In the MOE, governance is more about what "to do" so that the ecosystem moves rapidly to respond to market opportunities. MOE governance is about coordination of shared beliefs and priorities, generation of new ideas, fluid movement of talent, rapid sharing of knowledge, data, and insights, and collaboration of units throughout the entire ecosystem that supports success under today’s extreme conditions – not simply staying out of failure. Governance in a MOE is, as the saying goes, less about doing the right thing and more about doing things right by making the four key MOE capabilities of external sensing, customer obsession, innovation, and agility come to life.
Our research uncovered six key governance attributes that impact how these super-successful companies deliver on the four key capabilities.
Individuals, teams, network cells all collaborate
In MOEs, as I understood, people come together to form cross-functional teams to develop new offerings from ideation until go to market and beyond. Who decides which team is getting money and resources? The CEO, the business board …?
Teams come together to win in the marketplace. The customer generally sets criteria for how these teams come together as governed by collaboration processes. Collaboration deals with a rather simple challenge of making the whole more than the parts. This collaboration occurs with teams who combine individual skills into team performance as well as the network where individual cells or teams collaborate with each other to make the network better than any single cell. Instead of relying on command and control approach prevalent in traditional hierarchy, MOE uses market mechanism to facilitate win-win collaboration.
The Market-Oriented Ecosystem is less about what not to do but rather more about what to do.
With more independent teams, the complexitiy in the organization will increase. How will you foster the collaboration and the alignment between the units?
Traditionally, organization design choices have been about things like roles, responsibilities, processes, reporting relationships, positions, span of control, alignment, and so forth. These choices would lead to the organization model around hierarchy, holding company, multidivisional firm, and so forth.
In today’s rapidly changing world where strategic agility replaces strategic planning, the emerging choices are around platforms, cells, and alliances and how to design them to create and sustain ecosystem capabilities. This emerging MOE organizational form advances both the traditional multi divisional firm and the holding company. MOEs that can truly master the challenges of what the platform offers and to whom, and how the cells and strategic partners support and reinforce each other will truly have a competitive advantage that others can only wonder at.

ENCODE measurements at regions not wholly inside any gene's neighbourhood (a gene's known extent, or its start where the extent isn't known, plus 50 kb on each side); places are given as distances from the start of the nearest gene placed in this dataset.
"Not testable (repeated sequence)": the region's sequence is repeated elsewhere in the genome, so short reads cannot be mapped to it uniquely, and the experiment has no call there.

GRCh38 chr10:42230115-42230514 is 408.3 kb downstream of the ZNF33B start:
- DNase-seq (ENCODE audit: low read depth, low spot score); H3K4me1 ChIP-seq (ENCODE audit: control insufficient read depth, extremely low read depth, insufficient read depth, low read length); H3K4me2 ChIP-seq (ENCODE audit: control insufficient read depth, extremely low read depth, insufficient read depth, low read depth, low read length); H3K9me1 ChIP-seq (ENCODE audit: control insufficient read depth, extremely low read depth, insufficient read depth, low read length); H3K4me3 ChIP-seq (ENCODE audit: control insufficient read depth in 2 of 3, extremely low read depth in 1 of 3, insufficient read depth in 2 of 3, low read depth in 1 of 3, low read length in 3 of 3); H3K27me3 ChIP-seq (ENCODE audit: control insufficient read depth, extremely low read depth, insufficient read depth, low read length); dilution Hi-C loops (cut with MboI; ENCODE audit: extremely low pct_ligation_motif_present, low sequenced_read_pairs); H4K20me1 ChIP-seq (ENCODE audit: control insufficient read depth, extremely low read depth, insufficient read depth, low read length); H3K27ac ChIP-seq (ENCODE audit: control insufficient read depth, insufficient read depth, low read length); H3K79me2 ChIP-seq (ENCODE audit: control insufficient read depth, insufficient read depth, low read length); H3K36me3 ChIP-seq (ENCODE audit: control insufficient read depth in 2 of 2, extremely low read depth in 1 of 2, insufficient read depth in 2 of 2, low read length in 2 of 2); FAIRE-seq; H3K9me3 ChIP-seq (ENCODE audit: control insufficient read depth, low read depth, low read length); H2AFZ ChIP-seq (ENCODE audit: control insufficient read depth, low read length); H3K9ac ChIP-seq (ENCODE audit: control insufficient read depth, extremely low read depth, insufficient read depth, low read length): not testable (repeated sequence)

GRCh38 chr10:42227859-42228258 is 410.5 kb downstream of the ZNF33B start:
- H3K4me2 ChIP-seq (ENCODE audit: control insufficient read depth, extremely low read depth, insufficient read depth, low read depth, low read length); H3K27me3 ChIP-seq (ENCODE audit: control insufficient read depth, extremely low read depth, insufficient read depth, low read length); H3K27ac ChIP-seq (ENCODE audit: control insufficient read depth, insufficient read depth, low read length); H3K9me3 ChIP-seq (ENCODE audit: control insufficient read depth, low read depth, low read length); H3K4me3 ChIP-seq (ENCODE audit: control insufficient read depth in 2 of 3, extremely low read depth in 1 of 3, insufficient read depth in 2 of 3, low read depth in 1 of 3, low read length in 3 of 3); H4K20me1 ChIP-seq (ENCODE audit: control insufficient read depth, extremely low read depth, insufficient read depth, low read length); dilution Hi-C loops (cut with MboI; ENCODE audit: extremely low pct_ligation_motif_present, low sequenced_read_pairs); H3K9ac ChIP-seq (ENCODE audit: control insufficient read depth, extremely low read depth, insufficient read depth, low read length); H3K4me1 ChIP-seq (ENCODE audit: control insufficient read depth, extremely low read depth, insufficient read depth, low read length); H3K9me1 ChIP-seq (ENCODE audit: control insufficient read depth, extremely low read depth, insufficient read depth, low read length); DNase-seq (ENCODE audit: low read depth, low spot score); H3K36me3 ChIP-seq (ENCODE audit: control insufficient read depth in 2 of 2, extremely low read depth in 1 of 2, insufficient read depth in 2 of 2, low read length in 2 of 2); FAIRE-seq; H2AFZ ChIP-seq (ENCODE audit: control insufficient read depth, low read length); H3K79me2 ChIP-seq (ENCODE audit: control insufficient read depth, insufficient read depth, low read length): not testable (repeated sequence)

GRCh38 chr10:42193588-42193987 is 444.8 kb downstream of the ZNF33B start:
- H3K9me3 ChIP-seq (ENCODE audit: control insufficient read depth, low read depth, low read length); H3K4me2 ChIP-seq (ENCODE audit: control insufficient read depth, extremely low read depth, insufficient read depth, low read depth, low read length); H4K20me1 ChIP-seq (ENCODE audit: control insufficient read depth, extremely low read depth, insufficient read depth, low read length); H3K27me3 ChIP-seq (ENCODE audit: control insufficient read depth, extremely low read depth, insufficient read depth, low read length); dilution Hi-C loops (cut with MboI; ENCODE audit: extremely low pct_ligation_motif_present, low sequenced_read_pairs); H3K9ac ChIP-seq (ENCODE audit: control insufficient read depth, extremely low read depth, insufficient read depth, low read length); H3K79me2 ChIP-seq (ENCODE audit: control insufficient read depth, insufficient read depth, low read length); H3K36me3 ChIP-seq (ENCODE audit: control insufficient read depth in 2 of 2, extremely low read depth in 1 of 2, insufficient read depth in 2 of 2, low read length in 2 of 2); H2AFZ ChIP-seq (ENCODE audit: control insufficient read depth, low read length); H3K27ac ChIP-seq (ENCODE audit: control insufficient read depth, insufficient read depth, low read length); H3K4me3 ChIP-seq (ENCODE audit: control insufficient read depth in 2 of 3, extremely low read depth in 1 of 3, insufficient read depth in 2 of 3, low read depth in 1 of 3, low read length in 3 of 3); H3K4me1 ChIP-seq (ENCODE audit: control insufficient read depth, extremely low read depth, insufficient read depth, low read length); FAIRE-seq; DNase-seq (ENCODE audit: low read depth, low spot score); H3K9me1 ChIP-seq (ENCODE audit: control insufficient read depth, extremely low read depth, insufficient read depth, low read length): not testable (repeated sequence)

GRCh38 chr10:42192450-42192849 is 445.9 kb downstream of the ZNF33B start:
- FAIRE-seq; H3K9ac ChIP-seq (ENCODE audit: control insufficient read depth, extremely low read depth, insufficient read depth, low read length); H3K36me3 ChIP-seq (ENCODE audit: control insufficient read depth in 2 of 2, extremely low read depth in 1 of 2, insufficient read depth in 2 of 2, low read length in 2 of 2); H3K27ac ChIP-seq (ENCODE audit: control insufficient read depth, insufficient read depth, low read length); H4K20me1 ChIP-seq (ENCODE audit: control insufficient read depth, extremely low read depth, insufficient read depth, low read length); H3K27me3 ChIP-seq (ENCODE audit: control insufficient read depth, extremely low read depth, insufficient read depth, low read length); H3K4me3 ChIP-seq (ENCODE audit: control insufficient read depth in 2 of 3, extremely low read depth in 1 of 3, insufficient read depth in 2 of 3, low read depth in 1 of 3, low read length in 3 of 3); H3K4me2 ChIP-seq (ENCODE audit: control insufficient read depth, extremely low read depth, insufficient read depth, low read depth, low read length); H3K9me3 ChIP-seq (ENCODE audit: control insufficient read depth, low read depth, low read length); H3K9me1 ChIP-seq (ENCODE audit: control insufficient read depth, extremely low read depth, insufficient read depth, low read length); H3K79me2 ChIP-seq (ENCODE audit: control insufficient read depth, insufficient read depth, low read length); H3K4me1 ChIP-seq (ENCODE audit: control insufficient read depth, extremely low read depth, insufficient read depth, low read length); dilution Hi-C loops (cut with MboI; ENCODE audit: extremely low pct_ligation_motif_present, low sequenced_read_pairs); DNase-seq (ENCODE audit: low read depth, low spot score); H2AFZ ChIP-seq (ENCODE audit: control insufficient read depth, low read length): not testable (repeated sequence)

MOE is part of platform economy
The MOEs we studied started fresh by making these new organizational choices. If you are a leader of a newer or start up firm, you can begin with a clean sheet to create the right platform, cells, and allies and integrated capabilities that anticipate and grasp market opportunities.
In today’s rapidly changing world where strategic agility replaces strategic planning, the emerging choices are around platforms, cells, and alliances and how to design them to create and sustain ecosystem capabilities.
How is the relation of running businesses and new initiatives? How do the two worlds cooperate?
This refers to the role of platform and cells as the organization design. The primary organizing principle for platforms is: Everything that can or should be shared is on the platform. The primary mission of platform is to offer shared resources and competences to support a set of self-driven, highly autonomous cells and business allies to win in the marketplace.
Each team will have embedded within it the functions or expertise that it needs for its own special purpose, such as product design, product development, operation, sales, and product marketing.
The platform empowers rather than controls. It is important for the platform to create the right structures and incentives to align with the needs and priorities of teams. Business/cell teams are customers for platform to serve and empower. In order to create synergy, a major feature of a highly successful platform is to set common standards so that tools, data, coding, and processes can be easily shared to facilitate the interconnections that the ecosystem needs. Since ecosystems are, by intention, highly dynamic, the platform needs to be as flexible as possible while also providing what is needed reliable enough for others to depend on.
The business teams are the business drivers for growth and profitability of the ecosystem. While the platform plays the vital roles of strong back-end support and synergy sharing, the teams most directly create the value. Like special elite forces in the field, they are self-contained units to capture and ride on environmental opportunities that shape new markets. From the point of view of the ecosystem, individual teams should focus on specific product niches and fit together like jigsaw pieces – each compatible with the others with little if any overlap. Each team will have embedded within it the functions or expertise that it needs for its own special purpose, such as product design, product development, operation, sales, and product marketing. Depending on the nature of the business, teams can be development teams (e.g., new games in Supercell), product category teams (e.g., 3C products, fashion, appliance, books, fresh products in e-commerce firms like JD.com), product teams (e.g., music, online games, reading, animation, video in Tencent), or service teams (e.g., taxi hailing, hitch, private car, chauffeur, enterprise solution).
Once a team gets the new product on the market and is growing: Do companies take it back in their „normal“ organizational structures or should they keep an as independent operating units with full end2end responsibility?
Ulrich: The MOE is a new organizational species, not a series of isolated experiments. So the cells or teams ARE the organization; they do not go back into normal organization structure.